Industrial Microbiology

LAB Physical Agents of Control – Electromagnetic Radiation Objectives To study the effect of ultraviolet (UV) radiation on microorganism Introduction Certain forms of electromagnetic radiation are capable of producing a lethal effect on cells and therefore can be used for microbial control. Electromagnetic radiations that possess sufficient energy to be microbicidal are the short-wavelength radiation, that is, below 300nm. These include UV, gamma rays, and x-rays. The high wavelength radiations, those above 300nm, have insufficient energy to destroy cells. Materials, Culture, and Media 24 to 48 hours nutrient broth cultures of E. coli; inoculating loop, ultraviolet radiation source, parafilm, 6 nutrient agar plates for each group. Methodology 1. All plates were inoculated in a sterile manner, by means of streak inoculation. 2. Cover of each inoculated plate was labeled according to the exposure time to ultraviolet radiation: 0 (control), 15 seconds, 30 seconds, 1 minute, 3 minutes, 5 minutes, and 5 minutes (irradiated covered control) 3. All inoculated plates were irradiated for the designated period of time by placed at 12 inches below the ultraviolet light sources. All petri dish covers was removed except that of the 5-minutes irradiated control plate. 4. All plates were incubated in an inverted position for 4 to 5 days at 30°C. Result 1. All nutrient agar plate cultures were observed for the amount of growth of microbe. 2. Observation was recorded as: 0 = no growth; 1+ = slight growth; 2+ = moderate growth; 3+ = abundant growth. Microbial Species E. coli. Time of Irradiation 0 3+ Seconds 15 3+ Minutes 30 3+ 1 2+ 3 2+ 5 0 5* 0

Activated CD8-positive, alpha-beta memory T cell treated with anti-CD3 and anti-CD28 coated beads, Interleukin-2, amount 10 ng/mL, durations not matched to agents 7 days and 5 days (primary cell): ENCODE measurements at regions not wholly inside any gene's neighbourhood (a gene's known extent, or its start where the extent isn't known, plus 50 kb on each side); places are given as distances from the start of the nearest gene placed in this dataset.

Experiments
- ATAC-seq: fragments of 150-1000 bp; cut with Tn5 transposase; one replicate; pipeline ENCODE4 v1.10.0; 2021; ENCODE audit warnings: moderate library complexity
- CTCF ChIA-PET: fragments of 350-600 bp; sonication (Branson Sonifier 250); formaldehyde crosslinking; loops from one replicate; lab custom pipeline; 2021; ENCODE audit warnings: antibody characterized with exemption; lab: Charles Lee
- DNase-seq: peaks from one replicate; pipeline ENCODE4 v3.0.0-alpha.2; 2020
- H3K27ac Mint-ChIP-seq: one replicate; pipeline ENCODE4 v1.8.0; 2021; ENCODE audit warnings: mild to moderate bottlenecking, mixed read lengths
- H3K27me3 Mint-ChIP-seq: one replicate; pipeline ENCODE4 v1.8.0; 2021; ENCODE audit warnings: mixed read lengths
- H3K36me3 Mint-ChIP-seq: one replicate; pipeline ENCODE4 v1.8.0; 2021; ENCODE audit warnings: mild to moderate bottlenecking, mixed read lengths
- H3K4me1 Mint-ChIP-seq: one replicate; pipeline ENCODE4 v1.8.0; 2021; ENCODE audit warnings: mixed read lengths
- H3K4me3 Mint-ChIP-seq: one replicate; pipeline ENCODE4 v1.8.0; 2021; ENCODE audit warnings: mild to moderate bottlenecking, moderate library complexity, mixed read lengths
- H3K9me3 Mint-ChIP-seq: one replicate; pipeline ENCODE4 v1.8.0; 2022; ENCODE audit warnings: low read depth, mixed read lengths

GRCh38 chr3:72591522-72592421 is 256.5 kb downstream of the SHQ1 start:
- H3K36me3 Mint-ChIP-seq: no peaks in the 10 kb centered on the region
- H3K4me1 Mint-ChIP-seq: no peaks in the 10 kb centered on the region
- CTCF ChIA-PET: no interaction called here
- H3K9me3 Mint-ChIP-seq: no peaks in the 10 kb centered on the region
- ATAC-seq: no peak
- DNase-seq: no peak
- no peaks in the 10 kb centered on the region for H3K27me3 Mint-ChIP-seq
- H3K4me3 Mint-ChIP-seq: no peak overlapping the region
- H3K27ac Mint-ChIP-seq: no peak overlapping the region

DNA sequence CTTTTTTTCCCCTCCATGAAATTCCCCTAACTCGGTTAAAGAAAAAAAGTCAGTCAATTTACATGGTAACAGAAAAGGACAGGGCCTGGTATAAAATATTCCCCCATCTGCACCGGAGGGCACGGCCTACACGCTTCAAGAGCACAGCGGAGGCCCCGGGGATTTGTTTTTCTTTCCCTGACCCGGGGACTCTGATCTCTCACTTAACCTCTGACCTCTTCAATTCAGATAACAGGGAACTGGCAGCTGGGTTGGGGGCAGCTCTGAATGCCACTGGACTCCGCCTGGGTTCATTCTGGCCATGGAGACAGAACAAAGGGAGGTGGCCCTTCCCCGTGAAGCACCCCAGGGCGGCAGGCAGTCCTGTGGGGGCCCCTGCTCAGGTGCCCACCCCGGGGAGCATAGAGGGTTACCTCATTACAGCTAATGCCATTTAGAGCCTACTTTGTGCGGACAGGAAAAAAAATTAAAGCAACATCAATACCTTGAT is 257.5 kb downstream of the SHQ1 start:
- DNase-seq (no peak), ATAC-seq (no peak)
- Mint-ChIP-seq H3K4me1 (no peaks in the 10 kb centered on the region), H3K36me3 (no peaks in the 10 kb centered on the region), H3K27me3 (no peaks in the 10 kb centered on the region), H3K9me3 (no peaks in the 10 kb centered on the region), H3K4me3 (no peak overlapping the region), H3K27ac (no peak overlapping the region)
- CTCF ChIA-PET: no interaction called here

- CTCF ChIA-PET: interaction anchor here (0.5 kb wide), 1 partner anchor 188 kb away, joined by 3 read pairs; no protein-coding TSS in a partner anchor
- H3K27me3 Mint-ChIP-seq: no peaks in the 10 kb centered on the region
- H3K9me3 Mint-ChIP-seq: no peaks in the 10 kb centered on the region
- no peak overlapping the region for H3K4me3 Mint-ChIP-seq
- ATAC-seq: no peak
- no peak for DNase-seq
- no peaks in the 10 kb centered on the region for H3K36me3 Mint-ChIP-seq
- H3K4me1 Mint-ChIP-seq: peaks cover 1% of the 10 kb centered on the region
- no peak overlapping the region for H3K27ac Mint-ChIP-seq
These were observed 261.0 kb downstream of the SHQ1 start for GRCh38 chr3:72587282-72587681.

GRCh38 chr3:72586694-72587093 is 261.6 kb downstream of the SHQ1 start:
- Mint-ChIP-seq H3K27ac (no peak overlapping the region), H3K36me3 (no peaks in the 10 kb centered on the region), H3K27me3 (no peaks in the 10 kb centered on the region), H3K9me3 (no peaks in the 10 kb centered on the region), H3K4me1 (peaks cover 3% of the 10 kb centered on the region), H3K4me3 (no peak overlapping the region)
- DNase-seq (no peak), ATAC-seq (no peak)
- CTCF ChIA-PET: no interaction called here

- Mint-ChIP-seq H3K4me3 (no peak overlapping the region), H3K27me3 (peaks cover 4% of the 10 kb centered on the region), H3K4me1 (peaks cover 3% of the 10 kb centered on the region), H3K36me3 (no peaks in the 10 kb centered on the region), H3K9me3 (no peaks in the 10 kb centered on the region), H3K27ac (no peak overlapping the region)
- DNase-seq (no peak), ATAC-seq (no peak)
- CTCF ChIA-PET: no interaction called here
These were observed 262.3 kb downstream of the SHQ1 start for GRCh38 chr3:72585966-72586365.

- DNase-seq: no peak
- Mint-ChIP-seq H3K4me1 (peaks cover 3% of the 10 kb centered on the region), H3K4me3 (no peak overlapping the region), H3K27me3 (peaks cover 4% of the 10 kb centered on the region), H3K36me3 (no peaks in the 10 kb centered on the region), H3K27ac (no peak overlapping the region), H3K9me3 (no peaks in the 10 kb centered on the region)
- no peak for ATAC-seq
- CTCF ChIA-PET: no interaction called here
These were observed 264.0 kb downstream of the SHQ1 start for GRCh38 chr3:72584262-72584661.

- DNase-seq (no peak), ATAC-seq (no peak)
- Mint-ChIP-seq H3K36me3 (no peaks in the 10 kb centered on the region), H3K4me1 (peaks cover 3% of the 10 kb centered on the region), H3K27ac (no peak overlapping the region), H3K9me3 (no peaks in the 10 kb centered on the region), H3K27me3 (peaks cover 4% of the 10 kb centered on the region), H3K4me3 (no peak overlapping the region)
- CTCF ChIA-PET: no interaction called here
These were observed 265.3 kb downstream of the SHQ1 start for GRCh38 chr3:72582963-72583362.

* irradiated, covered plate Discussion Control of microbial growth chemotherapeutic agents. is accomplished through chemical, physical and

Physical agents of control include heat, freeze-drying, ultraviolet radiation and filtration. Except for photosynthetic bacteria, most bacteria are harmed by ultraviolet radiation. Although sunlight contains the complete spectrum of short to long wavelengths of light, it is only the short invisible ultraviolet wavelengths that are injurious to these bacteria. Ultraviolet radiation is strongly absorbed by proteins and nucleic acids in cells; hence, the indications are that cellular damage involves changes in DNA. Depending on the dosage, ultraviolet radiation may cause enzyme inactivation, genetic mutation or death of the cell. The longer the exposure, the more microbes will kill.

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Industrial Microbiology

Examples: when microbes were treated with ultraviolet radiation, the radiation affects DNA in their cell. (a) A normal DNA was converted into (b) an abnormal DNA molecule as the UV light binds adjacent thymine molecules within the DNA to form (c) a thymine dimer. With its thymine molecules bound in dimers, the DNA molecules cannot function properly and cannot replicate. The microbe quickly dies. Other kinds of radiation, includes gamma rays and X-rays which are highly penetrating to cells and tissues and have potent antimicrobial effects (they are 10000 times more energetic than UV light). After colliding with a target, ionizing radiation generates ions and other reactive species from molecules including hydroxyl (free) OH- radicals. These free radicals can cause irreversible breaks in DNA, proteins and enzymes. Conclusion Through this experiment, I am understood and aware of the effect of ultraviolet (UV) radiation on microorganism. References Microbiology: A Laboratory Manual Seventh Edition (International Edition). Cappucino and Sherman. Pearson. Benjamin Cummings http://scienceprofonline.googlepages.com/LabExerciseandReport5.doc. (251008) Microbes and Society: An Introduction to Microbiology. I. Edward Alcamo. Jones & Bartlett Publishers, 2002. Boston, Massachusetts.

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Industrial Microbiology

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